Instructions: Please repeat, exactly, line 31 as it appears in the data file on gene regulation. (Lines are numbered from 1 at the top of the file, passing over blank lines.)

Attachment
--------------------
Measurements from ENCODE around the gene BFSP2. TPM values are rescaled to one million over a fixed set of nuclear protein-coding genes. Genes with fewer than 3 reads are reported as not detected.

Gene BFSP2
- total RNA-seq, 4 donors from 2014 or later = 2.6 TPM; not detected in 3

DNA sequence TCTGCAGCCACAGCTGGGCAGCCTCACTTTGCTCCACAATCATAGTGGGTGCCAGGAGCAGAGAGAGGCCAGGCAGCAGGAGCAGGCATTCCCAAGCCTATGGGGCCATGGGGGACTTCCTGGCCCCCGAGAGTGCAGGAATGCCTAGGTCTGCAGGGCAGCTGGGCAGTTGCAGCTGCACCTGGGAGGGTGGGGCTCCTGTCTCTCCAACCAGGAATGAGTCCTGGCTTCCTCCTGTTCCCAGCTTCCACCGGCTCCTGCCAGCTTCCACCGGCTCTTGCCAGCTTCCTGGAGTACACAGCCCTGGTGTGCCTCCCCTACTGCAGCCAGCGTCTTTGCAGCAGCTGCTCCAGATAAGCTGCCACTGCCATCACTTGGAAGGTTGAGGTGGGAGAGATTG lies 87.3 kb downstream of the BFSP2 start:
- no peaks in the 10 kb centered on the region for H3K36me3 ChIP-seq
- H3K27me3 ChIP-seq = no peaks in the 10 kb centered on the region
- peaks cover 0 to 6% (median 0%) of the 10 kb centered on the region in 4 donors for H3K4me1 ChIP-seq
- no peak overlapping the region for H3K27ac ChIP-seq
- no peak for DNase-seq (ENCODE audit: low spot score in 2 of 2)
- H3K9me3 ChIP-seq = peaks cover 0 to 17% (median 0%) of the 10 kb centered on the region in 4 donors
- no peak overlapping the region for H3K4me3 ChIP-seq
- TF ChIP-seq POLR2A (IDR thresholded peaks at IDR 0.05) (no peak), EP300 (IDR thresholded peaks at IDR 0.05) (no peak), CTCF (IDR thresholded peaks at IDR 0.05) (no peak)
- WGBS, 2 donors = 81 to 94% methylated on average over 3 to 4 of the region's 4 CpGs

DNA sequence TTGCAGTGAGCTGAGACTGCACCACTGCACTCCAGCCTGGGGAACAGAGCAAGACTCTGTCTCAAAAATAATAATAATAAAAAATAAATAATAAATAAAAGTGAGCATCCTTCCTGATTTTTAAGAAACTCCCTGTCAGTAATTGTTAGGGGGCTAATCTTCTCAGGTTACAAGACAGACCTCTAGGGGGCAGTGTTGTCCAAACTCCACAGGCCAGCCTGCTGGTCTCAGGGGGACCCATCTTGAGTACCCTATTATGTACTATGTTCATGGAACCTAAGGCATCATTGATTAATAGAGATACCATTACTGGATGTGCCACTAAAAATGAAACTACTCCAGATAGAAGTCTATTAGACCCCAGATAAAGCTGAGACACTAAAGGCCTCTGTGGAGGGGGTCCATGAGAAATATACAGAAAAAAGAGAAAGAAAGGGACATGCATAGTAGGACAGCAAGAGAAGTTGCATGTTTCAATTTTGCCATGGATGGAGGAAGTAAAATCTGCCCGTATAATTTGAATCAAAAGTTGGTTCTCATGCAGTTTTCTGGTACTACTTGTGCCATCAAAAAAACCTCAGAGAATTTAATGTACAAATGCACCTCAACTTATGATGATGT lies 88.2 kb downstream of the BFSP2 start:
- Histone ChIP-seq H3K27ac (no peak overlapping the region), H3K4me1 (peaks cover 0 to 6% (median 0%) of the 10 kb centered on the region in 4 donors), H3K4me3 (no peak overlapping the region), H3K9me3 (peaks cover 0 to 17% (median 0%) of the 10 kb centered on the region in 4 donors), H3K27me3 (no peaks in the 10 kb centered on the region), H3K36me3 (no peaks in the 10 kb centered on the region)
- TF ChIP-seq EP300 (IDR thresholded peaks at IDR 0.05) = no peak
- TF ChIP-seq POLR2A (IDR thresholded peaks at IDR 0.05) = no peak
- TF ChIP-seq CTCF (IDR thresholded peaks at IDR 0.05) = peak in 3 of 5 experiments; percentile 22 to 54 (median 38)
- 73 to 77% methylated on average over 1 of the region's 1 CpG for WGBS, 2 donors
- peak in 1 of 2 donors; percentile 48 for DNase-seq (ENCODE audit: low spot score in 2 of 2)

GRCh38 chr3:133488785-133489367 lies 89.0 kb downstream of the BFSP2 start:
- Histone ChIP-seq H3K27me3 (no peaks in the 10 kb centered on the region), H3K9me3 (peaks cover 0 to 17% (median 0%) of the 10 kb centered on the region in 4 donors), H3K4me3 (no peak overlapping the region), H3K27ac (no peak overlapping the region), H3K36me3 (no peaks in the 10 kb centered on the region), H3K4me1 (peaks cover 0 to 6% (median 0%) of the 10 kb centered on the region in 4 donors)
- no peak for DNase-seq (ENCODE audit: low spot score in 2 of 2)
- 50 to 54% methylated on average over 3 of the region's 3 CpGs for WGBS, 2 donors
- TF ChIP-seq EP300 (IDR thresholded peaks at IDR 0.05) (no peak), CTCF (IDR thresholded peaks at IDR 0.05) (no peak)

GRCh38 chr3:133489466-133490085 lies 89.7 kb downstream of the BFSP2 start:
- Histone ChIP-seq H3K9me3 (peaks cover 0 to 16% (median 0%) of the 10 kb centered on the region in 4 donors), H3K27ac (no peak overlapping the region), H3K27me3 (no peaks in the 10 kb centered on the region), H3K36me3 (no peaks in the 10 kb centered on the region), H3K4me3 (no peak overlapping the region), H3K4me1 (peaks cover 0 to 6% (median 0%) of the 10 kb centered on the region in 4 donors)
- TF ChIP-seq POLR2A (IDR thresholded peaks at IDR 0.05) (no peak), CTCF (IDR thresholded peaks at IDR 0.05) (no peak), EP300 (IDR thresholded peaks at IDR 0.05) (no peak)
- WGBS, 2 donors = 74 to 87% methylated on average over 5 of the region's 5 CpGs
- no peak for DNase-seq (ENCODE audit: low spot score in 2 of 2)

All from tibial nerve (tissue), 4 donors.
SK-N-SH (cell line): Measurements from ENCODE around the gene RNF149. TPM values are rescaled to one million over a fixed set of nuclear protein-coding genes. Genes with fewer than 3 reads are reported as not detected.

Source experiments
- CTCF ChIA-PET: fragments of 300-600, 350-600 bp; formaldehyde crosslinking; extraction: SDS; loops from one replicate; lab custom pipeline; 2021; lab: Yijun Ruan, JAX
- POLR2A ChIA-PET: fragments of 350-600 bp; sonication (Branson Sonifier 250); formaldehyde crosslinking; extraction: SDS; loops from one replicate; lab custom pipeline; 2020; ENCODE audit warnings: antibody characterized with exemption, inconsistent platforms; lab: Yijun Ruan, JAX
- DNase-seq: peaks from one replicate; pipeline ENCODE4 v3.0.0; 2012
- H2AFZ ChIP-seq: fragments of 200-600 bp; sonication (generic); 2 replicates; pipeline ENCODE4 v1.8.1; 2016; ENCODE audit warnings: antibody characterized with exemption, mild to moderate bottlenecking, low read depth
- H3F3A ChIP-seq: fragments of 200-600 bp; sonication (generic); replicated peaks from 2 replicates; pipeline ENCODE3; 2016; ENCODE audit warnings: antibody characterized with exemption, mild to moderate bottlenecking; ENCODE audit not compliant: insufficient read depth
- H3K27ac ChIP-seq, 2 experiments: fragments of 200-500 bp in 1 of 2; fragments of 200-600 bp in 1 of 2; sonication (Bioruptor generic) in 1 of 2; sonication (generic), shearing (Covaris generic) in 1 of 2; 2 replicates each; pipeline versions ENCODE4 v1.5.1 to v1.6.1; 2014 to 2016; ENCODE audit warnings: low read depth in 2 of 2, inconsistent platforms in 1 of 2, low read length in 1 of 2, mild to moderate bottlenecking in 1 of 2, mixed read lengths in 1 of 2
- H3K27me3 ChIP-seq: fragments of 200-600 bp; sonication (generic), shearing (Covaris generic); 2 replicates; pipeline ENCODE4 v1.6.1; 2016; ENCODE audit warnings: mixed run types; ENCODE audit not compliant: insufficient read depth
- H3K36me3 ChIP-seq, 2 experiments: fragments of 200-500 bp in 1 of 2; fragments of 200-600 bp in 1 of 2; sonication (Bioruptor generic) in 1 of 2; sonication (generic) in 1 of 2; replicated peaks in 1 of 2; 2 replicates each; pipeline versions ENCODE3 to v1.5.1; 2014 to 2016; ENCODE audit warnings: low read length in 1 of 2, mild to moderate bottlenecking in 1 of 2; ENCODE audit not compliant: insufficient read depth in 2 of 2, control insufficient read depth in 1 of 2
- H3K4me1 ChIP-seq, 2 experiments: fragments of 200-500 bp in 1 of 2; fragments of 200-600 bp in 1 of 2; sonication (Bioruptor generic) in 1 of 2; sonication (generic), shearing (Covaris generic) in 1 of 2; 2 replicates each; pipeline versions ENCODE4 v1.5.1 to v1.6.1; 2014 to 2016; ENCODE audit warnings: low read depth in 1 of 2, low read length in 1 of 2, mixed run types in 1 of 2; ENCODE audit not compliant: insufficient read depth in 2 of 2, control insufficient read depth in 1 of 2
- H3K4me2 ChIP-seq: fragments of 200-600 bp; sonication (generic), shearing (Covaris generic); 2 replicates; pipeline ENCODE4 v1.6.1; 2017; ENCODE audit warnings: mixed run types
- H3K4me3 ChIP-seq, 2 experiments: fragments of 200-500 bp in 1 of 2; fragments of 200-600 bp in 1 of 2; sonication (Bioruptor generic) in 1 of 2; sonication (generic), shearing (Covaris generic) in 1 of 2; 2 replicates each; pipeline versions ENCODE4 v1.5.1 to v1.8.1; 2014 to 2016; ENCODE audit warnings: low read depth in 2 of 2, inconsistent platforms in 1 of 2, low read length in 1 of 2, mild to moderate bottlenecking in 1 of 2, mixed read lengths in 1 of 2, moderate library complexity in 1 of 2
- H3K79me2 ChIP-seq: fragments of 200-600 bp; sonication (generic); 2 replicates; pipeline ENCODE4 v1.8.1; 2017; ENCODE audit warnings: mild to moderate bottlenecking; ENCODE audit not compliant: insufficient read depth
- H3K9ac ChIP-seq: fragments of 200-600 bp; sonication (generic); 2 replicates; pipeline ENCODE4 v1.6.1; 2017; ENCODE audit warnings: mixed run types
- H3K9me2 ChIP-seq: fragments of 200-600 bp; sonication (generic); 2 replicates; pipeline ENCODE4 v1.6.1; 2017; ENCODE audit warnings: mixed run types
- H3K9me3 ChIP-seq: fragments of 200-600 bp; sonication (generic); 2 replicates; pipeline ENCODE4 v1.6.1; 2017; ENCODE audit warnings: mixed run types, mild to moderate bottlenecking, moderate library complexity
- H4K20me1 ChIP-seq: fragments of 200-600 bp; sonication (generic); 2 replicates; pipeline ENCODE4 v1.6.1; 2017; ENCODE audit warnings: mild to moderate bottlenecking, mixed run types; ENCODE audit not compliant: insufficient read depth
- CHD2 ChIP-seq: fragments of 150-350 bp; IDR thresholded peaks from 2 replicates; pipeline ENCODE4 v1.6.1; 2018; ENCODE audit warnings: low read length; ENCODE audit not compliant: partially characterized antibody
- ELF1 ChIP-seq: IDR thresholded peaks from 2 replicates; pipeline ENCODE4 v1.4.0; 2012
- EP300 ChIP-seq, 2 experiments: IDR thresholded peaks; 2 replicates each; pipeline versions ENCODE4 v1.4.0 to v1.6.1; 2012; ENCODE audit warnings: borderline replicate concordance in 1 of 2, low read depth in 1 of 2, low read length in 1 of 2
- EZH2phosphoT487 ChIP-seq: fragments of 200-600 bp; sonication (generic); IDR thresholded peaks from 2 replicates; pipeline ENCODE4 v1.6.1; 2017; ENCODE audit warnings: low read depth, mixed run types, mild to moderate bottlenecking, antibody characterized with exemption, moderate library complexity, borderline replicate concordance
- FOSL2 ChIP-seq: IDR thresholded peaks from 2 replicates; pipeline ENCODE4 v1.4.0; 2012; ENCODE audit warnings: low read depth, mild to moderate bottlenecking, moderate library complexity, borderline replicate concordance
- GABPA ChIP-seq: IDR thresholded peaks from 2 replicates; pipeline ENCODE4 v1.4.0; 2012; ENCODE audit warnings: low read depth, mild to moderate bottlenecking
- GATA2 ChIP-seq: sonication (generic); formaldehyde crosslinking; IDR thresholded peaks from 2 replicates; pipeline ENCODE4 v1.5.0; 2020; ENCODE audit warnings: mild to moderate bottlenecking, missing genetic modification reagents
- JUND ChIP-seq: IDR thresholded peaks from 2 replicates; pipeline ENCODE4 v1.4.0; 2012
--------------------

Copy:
All from tibial nerve (tissue), 4 donors.